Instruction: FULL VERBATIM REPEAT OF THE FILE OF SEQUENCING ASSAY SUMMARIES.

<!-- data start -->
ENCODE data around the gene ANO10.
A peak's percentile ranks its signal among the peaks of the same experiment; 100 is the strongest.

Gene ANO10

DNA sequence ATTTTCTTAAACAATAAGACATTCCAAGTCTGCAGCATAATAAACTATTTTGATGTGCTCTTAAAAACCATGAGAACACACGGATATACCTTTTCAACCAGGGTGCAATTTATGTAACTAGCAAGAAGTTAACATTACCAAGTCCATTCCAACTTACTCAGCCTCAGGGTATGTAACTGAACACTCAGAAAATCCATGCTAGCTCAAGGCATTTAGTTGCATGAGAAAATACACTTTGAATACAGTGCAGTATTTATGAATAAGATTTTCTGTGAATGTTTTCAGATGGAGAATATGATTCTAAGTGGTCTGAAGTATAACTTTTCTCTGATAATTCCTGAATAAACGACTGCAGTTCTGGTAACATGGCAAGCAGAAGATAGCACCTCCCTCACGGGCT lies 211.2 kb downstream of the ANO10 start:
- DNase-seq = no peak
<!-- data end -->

ENCODE data around the gene ANO10.
A peak's percentile ranks its signal among the peaks of the same experiment; 100 is the strongest.

Gene ANO10

DNA sequence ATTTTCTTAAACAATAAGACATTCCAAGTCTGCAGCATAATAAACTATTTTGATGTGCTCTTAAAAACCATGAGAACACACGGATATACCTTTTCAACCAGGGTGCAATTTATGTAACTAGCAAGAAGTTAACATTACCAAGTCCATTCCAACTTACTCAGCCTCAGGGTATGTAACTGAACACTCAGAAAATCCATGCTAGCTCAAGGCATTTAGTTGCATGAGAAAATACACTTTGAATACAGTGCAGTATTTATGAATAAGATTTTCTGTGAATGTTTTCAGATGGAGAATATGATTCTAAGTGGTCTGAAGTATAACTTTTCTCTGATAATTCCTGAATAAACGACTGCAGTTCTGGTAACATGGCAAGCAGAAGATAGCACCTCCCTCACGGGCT lies 211.2 kb downstream of the ANO10 start:
- DNase-seq = no peak